Letting the Truth Come out at Last
By James Gill
The Times-Picayune [New Orleans, LA]
March 31, 1993
If, as its critics allege, the archdiocese initially wanted to cover up the Dino Cinel case, it is now pursuing a quite different tack.
All the sordid facts are laid out in court papers filed by the archdiocese in a civil suit brought by Christopher Fontaine, who was 17 when Cinel picked him up in the French Quarter in 1982.
Fontaine's claims against Cinel and the church for sexual abuse and clergy malpractice were dismissed last year on grounds that the suit was filed too late.
Fontaine also claimed that his privacy was invaded when Cinel published pornographic pictures of him in a Danish magazine. That action stands against Cinel himself, but the judge let the church off the hook on that score too, ruling that Cinel was not acting under color of the priesthood when hawking the photographs.
Fontaine has asked the appeal court to reinstate all his claims, and it is in response to that plea that the church has come forward to attack his character.
The candor exhibited in the archdiocese's latest brief is not, of course, entirely spontaneous, Cinel's sexual depredations having been trumpeted in the media. The church's response to suits alleging sexual misconduct by its priests in various parts of the country has tended to the discreet settlement, but Fontaine's cause is altogether too celebrated for that. The archdiocese now has nothing to lose by letting the truth come out.
Whether or not time has run out on Fontaine's principal claims against Cinel and the archdiocese, there is not much doubt that here was a priest who should never have lasted from 1979 until 1988 at St. Rita's Church. No great sleuthing was required to identify Cinel as the most active of homosexuals.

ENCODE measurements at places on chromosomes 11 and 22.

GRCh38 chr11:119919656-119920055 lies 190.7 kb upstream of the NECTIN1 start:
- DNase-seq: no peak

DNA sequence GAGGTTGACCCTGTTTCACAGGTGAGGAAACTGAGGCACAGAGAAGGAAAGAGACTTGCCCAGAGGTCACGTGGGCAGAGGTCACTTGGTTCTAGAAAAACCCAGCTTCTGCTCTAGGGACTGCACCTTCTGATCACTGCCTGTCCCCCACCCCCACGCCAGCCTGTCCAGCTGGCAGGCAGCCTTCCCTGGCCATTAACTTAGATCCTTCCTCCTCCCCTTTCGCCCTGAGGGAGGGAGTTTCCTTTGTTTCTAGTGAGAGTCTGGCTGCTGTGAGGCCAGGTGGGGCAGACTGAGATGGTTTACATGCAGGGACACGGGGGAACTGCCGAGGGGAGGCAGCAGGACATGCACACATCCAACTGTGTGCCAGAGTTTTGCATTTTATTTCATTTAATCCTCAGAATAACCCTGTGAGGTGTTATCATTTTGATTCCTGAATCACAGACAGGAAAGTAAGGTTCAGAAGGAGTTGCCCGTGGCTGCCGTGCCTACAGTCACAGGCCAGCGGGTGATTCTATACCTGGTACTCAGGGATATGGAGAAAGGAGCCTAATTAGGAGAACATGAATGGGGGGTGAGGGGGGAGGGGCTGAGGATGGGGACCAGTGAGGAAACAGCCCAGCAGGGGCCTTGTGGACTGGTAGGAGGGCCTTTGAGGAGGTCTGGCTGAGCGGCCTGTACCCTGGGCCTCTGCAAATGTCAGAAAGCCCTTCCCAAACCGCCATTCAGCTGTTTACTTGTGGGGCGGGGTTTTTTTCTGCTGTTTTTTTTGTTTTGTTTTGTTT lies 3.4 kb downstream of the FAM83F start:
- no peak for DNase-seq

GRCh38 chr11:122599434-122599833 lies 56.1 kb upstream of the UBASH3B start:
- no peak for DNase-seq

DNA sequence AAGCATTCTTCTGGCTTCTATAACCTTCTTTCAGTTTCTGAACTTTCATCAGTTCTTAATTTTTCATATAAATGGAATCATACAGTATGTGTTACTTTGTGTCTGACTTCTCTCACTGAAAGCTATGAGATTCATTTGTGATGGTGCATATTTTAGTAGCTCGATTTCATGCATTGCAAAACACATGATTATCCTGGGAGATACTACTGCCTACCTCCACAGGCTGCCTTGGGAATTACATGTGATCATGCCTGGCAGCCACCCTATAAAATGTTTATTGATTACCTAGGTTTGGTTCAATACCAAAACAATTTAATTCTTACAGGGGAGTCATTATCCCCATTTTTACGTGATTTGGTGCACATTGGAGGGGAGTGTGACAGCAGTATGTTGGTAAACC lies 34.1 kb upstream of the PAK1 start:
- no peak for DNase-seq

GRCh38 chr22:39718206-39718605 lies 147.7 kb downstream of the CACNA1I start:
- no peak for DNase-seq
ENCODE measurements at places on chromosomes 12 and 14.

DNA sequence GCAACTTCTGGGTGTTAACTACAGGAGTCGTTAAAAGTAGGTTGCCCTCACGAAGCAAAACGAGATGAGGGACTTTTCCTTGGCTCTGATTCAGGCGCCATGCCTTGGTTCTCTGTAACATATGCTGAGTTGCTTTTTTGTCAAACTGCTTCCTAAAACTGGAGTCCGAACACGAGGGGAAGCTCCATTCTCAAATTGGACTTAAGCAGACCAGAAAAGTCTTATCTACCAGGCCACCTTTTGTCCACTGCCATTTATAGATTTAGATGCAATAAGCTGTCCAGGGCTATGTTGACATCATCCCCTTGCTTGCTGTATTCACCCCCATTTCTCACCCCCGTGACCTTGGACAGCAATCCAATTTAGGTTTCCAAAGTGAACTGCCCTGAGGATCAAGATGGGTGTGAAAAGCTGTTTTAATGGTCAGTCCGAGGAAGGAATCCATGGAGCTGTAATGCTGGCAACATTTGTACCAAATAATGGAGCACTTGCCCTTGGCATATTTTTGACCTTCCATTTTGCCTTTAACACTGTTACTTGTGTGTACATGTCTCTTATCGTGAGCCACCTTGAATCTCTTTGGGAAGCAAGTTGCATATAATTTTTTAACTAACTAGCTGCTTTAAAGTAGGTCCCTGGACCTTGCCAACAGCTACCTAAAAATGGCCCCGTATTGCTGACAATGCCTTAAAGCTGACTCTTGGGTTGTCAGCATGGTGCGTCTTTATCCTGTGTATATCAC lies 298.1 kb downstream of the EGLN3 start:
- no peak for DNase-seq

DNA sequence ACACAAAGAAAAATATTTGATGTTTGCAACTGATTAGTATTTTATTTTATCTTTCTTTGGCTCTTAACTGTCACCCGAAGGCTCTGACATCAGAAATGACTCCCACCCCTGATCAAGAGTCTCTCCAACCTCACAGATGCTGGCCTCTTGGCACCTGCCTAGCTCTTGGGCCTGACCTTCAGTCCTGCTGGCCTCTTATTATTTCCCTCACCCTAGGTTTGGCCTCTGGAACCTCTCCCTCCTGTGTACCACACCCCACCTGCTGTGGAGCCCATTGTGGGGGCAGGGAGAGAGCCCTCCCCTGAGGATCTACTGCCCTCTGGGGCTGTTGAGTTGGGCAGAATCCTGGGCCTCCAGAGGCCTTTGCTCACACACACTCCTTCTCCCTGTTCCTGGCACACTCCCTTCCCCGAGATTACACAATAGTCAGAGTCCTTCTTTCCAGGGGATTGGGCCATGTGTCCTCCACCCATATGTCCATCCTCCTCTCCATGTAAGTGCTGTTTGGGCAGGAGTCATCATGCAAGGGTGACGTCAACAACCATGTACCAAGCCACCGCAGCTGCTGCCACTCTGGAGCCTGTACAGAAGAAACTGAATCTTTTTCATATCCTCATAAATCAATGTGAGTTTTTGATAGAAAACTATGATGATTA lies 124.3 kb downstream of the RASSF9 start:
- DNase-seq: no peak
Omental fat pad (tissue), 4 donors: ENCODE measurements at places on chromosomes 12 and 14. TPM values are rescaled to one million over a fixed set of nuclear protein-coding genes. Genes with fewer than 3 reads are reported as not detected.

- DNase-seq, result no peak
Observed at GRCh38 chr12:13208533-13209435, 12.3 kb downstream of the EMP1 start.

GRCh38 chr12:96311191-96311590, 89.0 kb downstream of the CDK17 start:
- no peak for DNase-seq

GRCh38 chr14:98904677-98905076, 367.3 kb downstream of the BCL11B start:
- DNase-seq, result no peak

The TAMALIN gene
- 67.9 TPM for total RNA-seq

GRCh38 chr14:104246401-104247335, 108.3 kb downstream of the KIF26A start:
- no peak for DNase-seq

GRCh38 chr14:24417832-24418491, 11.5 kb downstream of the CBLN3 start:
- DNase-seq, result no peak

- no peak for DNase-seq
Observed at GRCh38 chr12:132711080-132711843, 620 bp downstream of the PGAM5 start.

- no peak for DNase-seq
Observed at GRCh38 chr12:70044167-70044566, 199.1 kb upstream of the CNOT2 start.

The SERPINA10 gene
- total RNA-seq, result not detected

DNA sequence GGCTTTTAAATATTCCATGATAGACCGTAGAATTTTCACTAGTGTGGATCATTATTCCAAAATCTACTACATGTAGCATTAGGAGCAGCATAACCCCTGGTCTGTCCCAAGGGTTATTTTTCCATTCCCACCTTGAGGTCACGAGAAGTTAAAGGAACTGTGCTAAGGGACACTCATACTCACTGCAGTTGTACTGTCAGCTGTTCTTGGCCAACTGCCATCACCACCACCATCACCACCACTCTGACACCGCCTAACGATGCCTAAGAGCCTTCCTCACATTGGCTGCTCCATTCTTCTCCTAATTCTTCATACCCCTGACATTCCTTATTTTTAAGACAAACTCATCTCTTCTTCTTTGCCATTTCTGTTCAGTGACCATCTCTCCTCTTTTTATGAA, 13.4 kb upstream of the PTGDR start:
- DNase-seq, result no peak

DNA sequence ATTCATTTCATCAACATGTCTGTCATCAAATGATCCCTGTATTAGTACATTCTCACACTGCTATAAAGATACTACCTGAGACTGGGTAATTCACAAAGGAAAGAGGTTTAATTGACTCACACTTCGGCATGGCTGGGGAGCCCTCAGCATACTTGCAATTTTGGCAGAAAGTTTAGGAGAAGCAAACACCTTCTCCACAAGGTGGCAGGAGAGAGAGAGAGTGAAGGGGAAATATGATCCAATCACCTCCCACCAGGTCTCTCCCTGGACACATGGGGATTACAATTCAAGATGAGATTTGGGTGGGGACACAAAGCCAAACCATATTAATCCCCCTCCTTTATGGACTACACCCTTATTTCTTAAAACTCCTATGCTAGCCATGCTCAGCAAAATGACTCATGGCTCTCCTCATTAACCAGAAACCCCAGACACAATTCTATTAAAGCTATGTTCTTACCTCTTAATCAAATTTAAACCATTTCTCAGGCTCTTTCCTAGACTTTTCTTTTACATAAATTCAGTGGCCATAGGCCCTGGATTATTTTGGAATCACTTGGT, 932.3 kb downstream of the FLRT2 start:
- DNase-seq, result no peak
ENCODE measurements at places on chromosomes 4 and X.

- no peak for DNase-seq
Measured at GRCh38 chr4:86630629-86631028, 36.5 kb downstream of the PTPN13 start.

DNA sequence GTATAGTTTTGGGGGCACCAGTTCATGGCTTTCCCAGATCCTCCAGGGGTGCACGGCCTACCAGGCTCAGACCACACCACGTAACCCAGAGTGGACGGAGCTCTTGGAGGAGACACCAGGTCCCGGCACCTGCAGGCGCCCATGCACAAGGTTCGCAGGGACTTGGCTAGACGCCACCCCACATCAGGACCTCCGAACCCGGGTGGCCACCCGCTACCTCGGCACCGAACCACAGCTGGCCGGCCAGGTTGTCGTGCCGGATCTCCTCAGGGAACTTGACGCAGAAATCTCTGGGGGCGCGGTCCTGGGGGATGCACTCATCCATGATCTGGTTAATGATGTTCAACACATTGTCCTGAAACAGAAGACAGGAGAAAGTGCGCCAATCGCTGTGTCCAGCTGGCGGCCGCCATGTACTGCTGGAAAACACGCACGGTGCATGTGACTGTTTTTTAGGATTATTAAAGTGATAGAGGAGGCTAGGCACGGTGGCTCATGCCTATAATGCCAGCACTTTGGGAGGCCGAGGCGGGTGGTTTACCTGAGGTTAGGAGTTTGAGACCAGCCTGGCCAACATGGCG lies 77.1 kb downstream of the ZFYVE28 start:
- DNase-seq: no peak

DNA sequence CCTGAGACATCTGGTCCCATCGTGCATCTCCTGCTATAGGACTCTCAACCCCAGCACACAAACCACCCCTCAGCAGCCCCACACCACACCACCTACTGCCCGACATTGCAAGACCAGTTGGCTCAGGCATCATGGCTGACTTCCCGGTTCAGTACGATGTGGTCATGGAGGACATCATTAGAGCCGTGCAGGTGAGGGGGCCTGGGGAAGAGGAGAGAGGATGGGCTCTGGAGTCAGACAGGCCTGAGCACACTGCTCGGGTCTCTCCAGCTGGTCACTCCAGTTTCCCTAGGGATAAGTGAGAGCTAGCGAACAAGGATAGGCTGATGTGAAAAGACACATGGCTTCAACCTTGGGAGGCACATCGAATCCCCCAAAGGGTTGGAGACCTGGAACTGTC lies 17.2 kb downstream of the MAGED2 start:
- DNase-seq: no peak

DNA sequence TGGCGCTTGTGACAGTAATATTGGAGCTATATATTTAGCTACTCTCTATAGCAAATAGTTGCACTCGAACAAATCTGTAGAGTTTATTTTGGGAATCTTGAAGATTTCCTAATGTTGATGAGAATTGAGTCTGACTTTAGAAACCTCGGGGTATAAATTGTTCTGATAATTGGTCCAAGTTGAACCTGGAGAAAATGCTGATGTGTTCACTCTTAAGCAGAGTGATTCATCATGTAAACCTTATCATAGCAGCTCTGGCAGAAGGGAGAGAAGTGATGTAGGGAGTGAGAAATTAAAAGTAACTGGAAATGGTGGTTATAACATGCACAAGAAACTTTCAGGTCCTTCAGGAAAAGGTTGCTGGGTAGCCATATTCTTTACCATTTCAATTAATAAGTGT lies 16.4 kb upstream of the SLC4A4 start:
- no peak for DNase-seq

Indeed, when Cinel picked Fontaine up, he took him straight back to the rectory at St. Rita's for oral sex.
A few months later, Fontaine, who was only 17 but had already done plenty of time, pleaded guilty to robbery. Cinel interceded and Judge Lionel Collins let Fontaine off with a stint of community service at - where else? - St. Rita's.
A four-year orgy of videotaped sex ensued, with encounters in New Orleans, California and Mississippi.
Since all this is conceded in the church's own brief, Fontaine's veracity is hardly at issue. The church nevertheless devotes a considerable amount of its space to dumping on Fontaine with an enthusiasm that seems the antithesis of Christian charity.
Teen-agers offering illicit sex on Bourbon Street are inclined to a deficiency in the social graces.
But the brief describes Fontaine as a "punk," a "catamite" and a "hustler," for instance.
If Fontaine has more than his share of character defects, so what? It is hardly a mitigating factor for Cinel or, for that matter, the church. This was obviously a young man who needed help, precisely the kind of lost soul a Christian missionary might be expected to seek out.
That Cinel approached him for reasons other than a desire to put him on the path to heaven may not be an outrage for which the church can be held legally responsible. Certainly, the church, doubtless with the full encouragement of its insurers, will endure whatever further embarrassments are necessary to avoid paying damages.
But any troubles Fontaine had when he met Cinel can only have been exacerbated by his experiences of the next four years, and the church must bear some moral responsibility for that.
In a taped interview with investigators, Fontaine said he thought he loved Cinel. "If he wouldn't have hurt me as bad as he did, I guess I probably would be still right there beside him," he said.
Not, perhaps, the most romantic of utterances and Fontaine may not be a man whose word you can rely on. Still, nobody is supposed to be beyond redemption, although there is no hint of such a sentiment in the savaging Fontaine receives in the archdiocese's brief.
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